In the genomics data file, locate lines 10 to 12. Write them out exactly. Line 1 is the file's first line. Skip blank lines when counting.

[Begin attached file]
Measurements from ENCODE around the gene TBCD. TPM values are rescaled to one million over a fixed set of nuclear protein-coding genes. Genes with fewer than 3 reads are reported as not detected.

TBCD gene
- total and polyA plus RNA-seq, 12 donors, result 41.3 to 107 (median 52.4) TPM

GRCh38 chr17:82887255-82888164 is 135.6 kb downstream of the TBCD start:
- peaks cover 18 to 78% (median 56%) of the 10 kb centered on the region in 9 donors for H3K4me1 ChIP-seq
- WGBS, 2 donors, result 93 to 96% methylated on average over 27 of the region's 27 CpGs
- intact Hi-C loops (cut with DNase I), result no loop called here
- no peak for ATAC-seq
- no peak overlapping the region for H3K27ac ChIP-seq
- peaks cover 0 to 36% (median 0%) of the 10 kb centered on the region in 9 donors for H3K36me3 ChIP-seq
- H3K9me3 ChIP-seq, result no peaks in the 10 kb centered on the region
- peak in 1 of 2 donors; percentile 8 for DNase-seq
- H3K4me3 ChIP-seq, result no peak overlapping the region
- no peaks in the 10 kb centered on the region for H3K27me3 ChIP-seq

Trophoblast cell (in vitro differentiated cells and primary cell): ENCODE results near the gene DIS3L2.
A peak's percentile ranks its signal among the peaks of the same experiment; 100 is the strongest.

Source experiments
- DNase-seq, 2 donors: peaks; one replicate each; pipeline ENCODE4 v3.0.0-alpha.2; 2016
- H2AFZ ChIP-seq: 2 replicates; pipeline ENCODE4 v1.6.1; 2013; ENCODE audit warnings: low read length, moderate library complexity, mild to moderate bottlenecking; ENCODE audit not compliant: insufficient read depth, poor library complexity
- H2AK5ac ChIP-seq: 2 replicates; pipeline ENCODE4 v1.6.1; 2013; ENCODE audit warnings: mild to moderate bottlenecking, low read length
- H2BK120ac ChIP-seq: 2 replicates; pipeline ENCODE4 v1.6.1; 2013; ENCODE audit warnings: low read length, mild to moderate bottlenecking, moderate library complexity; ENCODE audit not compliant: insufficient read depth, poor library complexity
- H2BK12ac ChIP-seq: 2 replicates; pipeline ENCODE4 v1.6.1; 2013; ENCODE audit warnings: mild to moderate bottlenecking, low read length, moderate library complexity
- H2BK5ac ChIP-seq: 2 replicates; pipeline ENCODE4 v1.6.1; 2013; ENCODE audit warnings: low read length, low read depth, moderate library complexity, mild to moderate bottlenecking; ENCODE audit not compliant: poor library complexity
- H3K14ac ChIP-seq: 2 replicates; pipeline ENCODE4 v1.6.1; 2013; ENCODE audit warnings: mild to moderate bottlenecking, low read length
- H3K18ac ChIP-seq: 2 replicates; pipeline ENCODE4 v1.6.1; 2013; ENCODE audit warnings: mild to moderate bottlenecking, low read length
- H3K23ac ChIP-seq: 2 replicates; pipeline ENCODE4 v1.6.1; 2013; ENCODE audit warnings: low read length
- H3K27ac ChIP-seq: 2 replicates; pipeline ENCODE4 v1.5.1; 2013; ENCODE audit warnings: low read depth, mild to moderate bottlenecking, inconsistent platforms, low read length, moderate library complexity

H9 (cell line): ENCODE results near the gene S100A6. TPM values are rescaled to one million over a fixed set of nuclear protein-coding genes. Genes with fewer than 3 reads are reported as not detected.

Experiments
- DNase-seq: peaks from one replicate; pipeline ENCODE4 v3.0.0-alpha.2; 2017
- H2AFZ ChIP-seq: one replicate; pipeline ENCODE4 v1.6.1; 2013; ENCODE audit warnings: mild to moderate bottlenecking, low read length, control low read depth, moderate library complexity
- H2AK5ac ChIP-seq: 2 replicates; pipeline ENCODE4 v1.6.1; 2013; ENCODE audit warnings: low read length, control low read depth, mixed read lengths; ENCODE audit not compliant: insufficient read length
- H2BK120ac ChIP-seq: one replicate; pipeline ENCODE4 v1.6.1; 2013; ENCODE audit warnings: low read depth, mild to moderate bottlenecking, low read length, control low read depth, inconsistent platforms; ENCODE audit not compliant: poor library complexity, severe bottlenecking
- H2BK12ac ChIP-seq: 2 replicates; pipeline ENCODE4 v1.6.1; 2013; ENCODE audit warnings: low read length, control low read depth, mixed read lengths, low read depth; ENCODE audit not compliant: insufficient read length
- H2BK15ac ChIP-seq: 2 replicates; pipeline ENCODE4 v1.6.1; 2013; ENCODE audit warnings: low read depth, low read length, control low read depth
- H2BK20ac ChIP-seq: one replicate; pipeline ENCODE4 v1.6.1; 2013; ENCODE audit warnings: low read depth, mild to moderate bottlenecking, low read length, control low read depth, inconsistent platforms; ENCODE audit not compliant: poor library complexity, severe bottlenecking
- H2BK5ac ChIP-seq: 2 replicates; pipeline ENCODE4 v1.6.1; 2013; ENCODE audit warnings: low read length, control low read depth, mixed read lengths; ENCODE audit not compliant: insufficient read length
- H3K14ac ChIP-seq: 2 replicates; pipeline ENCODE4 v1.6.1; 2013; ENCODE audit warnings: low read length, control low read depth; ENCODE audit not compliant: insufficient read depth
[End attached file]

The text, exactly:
- peaks cover 0 to 36% (median 0%) of the 10 kb centered on the region in 9 donors for H3K36me3 ChIP-seq
- H3K9me3 ChIP-seq, result no peaks in the 10 kb centered on the region
- peak in 1 of 2 donors; percentile 8 for DNase-seq